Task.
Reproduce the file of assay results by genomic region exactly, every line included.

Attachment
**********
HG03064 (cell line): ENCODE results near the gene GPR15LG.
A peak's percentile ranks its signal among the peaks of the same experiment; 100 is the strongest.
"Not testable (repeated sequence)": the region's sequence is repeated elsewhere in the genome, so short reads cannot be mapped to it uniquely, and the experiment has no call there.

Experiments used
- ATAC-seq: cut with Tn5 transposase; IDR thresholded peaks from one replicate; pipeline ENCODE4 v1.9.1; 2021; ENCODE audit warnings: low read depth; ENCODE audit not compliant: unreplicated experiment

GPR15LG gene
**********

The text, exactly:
HG03064 (cell line): ENCODE results near the gene GPR15LG.
A peak's percentile ranks its signal among the peaks of the same experiment; 100 is the strongest.
"Not testable (repeated sequence)": the region's sequence is repeated elsewhere in the genome, so short reads cannot be mapped to it uniquely, and the experiment has no call there.

Experiments used
- ATAC-seq: cut with Tn5 transposase; IDR thresholded peaks from one replicate; pipeline ENCODE4 v1.9.1; 2021; ENCODE audit warnings: low read depth; ENCODE audit not compliant: unreplicated experiment

GPR15LG gene